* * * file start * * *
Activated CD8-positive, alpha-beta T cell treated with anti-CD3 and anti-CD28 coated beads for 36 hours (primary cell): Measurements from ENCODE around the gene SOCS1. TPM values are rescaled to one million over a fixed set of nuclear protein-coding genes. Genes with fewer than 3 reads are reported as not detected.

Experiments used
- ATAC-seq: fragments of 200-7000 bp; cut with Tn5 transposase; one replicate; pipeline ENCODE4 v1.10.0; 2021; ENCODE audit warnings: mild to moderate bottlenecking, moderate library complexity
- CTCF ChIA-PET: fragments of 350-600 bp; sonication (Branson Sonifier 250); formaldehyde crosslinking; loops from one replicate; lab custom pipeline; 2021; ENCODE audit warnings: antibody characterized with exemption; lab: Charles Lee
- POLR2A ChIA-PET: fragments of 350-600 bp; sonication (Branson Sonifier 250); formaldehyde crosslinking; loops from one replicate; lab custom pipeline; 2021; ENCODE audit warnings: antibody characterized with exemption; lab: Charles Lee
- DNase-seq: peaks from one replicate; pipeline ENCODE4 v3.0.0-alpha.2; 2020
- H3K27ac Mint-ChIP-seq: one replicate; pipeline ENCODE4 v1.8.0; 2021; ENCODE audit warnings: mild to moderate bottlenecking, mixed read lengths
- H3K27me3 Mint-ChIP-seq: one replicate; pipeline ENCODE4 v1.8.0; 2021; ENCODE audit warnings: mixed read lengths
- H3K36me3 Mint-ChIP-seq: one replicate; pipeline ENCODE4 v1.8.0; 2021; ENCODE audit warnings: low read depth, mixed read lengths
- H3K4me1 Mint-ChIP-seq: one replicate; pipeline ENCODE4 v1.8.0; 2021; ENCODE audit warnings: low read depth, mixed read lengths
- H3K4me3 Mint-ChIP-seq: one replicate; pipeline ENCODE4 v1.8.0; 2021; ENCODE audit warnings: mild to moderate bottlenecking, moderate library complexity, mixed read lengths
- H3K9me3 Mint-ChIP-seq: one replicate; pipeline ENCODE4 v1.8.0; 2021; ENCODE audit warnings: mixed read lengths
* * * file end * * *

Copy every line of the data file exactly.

Activated CD8-positive, alpha-beta T cell treated with anti-CD3 and anti-CD28 coated beads for 36 hours (primary cell): Measurements from ENCODE around the gene SOCS1. TPM values are rescaled to one million over a fixed set of nuclear protein-coding genes. Genes with fewer than 3 reads are reported as not detected.

Experiments used
- ATAC-seq: fragments of 200-7000 bp; cut with Tn5 transposase; one replicate; pipeline ENCODE4 v1.10.0; 2021; ENCODE audit warnings: mild to moderate bottlenecking, moderate library complexity
- CTCF ChIA-PET: fragments of 350-600 bp; sonication (Branson Sonifier 250); formaldehyde crosslinking; loops from one replicate; lab custom pipeline; 2021; ENCODE audit warnings: antibody characterized with exemption; lab: Charles Lee
- POLR2A ChIA-PET: fragments of 350-600 bp; sonication (Branson Sonifier 250); formaldehyde crosslinking; loops from one replicate; lab custom pipeline; 2021; ENCODE audit warnings: antibody characterized with exemption; lab: Charles Lee
- DNase-seq: peaks from one replicate; pipeline ENCODE4 v3.0.0-alpha.2; 2020
- H3K27ac Mint-ChIP-seq: one replicate; pipeline ENCODE4 v1.8.0; 2021; ENCODE audit warnings: mild to moderate bottlenecking, mixed read lengths
- H3K27me3 Mint-ChIP-seq: one replicate; pipeline ENCODE4 v1.8.0; 2021; ENCODE audit warnings: mixed read lengths
- H3K36me3 Mint-ChIP-seq: one replicate; pipeline ENCODE4 v1.8.0; 2021; ENCODE audit warnings: low read depth, mixed read lengths
- H3K4me1 Mint-ChIP-seq: one replicate; pipeline ENCODE4 v1.8.0; 2021; ENCODE audit warnings: low read depth, mixed read lengths
- H3K4me3 Mint-ChIP-seq: one replicate; pipeline ENCODE4 v1.8.0; 2021; ENCODE audit warnings: mild to moderate bottlenecking, moderate library complexity, mixed read lengths
- H3K9me3 Mint-ChIP-seq: one replicate; pipeline ENCODE4 v1.8.0; 2021; ENCODE audit warnings: mixed read lengths